17-Apr-2002 -- On March 12 2002, Felix and I received a GEOReport e-Newsletter from GeoTec Media that had an article titled: Web Project Inspires GPS Users to Explore Earth’s “Invisible Intersections”. After looking at the website and seeing that 4 New Brunswick sites still had yet to be visited we were hooked. This was something we had to do. So planning began.
One of the points, 46 degrees North by 67 degrees West, was just a short distance (17 kilometers from the City limits as the crow flies) from where we live – Fredericton. A search of the Provincial government web-based property ownership database indicated that the point lay within public lands. That was the first piece of good news. We didn’t have to deal with a private landowner.
After using the Geographic Information System to look at the 1:10000 mapping of the area we determined that the point was located approximately 100 metres off a dirt road. That was the second piece of good news.
The third piece of good news was the time of year. Since the area is forested, we were hoping that we would have better success at this time (spring) before the leaves had come out.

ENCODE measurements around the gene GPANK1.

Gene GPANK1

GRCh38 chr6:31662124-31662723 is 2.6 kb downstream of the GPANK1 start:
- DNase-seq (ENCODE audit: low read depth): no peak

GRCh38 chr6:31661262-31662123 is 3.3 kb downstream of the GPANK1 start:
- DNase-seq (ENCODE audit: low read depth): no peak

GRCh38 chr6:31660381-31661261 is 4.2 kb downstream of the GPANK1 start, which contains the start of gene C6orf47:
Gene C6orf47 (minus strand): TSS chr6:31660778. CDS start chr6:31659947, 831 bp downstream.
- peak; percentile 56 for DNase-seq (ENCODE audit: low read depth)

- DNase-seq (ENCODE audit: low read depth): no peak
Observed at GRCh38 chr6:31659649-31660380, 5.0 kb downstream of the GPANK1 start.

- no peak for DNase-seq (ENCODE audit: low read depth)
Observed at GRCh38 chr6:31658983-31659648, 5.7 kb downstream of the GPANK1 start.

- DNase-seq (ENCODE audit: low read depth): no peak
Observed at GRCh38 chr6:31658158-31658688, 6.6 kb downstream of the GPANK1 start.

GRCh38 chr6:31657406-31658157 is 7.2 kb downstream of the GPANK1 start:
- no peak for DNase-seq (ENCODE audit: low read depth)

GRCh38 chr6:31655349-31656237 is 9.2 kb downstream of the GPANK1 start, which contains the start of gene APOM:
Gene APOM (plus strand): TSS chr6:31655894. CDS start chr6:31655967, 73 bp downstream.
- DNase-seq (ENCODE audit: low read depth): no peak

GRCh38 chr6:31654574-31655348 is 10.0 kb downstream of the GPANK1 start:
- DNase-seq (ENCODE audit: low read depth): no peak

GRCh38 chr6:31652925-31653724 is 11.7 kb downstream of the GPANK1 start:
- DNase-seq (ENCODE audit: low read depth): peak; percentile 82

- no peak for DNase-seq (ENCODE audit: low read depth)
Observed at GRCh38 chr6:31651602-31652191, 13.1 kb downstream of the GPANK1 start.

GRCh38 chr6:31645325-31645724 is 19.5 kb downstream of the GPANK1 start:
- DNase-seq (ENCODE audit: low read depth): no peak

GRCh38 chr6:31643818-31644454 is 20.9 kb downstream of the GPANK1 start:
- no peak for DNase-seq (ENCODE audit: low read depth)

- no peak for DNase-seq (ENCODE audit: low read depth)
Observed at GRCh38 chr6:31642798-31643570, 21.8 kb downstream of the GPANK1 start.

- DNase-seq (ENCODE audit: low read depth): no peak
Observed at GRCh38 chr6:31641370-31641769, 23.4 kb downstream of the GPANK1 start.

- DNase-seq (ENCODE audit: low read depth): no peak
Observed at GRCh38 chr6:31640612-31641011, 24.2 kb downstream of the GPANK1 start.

As luck would have it the tree cover was very low and the point lay in a small clearing. The kilometer and a half drive in from the highway (Route 615) was along a dirt road. During the summer months this wouldn’t be a problem but after a Canadian winter thaw and 2 weeks of rain saying it was sloppy is an understatement. Fortunately we had a 4 wheel drive vehicle to take us in. The drive in left large ruts that we had to avoid on the way out.
Using a compass and the navigation capabilities of the Leica GS50 GPS unit we were able to quickly plan a route. Along for the adventure were Camey and Tanner, our two “man’s best friends”. It was debatable who had the better time. The GPS unit has a sub-metre accuracy due to real-time corrections received from the Canadian Coast Guard Beacon. We were confident that we would accurately find the location.
It took 15 minutes to navigate in. The only other signs of recent visitors to the area were some moose droppings that we endeavored to avoid. The terrain was very wet and boggy (as the GIS mapping had indicated it would be). Once we found the point we took the required 4 compass shots, several pictures of us standing on the intersection and some of the area. There is also a shot of the GPS screen showing the location to an accuracy of 0.02 seconds (a ground distance of less than a metre) in both directions and a system position quality of 80 centimeters. Later on we may try some of the other intersections as well.